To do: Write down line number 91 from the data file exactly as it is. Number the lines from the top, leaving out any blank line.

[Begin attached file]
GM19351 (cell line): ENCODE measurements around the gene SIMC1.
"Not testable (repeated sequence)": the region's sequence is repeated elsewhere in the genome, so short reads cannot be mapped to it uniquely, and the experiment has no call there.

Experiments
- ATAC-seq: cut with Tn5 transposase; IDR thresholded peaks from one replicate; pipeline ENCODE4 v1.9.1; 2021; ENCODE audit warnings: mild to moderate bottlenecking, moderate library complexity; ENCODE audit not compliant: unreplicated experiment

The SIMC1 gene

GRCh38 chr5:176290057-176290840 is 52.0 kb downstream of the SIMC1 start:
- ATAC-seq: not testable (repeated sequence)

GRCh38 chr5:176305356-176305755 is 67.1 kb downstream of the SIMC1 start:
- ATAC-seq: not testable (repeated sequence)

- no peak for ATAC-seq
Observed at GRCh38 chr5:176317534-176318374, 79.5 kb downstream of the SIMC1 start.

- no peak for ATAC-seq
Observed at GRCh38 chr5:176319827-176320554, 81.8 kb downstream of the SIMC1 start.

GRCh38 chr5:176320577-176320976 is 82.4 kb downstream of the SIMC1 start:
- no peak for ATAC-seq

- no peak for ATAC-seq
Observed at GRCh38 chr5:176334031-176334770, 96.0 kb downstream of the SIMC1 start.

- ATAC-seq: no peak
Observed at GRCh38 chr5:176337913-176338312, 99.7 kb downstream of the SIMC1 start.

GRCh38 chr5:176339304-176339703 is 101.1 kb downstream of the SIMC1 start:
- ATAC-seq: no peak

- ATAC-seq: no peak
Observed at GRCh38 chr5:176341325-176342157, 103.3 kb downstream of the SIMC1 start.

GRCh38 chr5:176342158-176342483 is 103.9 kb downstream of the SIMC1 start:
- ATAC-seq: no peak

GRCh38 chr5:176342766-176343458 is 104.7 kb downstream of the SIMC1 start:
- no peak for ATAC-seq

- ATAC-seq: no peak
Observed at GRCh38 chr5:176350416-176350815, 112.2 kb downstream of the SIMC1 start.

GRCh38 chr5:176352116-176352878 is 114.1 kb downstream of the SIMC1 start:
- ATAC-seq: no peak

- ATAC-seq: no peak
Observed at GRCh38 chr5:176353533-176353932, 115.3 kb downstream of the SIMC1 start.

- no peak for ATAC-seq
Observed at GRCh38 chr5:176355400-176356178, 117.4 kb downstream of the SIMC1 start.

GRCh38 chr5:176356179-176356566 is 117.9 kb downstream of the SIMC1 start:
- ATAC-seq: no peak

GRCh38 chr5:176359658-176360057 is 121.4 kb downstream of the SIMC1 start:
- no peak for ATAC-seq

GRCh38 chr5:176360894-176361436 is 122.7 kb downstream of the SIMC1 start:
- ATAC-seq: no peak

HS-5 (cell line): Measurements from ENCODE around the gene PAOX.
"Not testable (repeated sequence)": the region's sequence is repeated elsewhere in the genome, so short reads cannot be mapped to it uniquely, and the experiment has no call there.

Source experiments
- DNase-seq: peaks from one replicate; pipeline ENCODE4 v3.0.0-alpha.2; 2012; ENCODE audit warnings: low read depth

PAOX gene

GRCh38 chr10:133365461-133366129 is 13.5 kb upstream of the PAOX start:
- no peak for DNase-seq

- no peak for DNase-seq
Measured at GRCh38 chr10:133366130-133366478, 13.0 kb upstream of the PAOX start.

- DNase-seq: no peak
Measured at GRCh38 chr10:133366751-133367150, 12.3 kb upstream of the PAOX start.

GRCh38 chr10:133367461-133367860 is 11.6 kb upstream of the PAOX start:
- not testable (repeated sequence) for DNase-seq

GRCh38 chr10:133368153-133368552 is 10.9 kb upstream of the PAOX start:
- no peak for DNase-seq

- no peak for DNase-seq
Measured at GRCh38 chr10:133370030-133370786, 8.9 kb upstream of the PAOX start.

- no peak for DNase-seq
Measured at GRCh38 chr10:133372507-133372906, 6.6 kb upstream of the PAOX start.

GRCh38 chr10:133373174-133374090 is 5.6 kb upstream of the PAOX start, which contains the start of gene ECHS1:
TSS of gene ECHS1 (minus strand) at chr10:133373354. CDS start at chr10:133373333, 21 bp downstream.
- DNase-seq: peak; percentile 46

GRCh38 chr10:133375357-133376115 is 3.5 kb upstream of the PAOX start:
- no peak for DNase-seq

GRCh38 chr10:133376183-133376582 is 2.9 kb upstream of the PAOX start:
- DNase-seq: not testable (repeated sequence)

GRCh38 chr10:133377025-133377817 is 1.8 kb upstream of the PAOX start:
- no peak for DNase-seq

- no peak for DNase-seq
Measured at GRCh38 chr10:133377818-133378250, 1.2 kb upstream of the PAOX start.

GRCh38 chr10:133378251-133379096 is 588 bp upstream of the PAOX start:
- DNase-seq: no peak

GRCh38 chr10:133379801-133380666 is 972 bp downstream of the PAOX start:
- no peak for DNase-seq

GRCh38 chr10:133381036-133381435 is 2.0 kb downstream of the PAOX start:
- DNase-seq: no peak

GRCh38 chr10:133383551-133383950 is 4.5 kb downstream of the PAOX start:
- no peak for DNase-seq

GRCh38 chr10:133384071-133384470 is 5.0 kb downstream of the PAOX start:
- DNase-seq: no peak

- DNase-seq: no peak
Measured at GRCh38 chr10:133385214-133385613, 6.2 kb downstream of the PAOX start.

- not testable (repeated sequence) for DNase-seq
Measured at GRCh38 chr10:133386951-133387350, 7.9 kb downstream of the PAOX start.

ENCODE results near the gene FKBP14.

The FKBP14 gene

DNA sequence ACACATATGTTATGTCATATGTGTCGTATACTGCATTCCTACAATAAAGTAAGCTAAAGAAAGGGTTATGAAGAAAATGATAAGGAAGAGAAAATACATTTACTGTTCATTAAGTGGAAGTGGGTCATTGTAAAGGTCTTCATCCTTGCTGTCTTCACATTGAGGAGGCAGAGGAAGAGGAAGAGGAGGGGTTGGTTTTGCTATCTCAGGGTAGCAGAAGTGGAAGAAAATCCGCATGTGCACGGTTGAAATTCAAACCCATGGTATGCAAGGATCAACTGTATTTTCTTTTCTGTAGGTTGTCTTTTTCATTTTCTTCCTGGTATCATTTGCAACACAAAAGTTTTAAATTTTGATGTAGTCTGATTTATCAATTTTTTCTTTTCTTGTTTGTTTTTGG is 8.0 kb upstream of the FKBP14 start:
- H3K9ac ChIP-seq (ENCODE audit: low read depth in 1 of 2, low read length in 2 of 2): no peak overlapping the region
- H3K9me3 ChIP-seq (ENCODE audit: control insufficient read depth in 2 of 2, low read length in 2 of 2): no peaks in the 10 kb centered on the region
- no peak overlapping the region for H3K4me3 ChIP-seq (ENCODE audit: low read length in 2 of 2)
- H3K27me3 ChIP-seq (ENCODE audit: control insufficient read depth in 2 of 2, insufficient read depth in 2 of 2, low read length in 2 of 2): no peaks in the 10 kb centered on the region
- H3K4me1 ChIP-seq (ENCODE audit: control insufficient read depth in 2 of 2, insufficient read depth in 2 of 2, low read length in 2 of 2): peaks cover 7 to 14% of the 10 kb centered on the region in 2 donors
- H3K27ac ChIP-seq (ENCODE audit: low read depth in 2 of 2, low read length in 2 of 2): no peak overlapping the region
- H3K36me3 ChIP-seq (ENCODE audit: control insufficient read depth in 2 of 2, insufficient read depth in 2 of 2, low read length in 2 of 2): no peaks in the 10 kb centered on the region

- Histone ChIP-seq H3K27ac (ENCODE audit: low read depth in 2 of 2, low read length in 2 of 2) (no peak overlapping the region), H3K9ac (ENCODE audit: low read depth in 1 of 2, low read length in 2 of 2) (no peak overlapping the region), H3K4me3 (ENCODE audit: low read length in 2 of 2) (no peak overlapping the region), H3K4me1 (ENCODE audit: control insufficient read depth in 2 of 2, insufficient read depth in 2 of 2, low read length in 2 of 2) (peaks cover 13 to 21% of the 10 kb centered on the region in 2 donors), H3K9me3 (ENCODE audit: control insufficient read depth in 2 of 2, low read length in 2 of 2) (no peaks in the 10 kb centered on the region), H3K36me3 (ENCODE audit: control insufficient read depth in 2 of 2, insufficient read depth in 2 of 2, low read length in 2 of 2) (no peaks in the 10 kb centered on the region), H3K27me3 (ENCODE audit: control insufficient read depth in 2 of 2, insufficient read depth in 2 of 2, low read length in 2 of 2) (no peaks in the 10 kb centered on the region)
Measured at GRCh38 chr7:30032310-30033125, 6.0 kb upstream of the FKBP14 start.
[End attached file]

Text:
- no peak overlapping the region for H3K4me3 ChIP-seq (ENCODE audit: low read length in 2 of 2)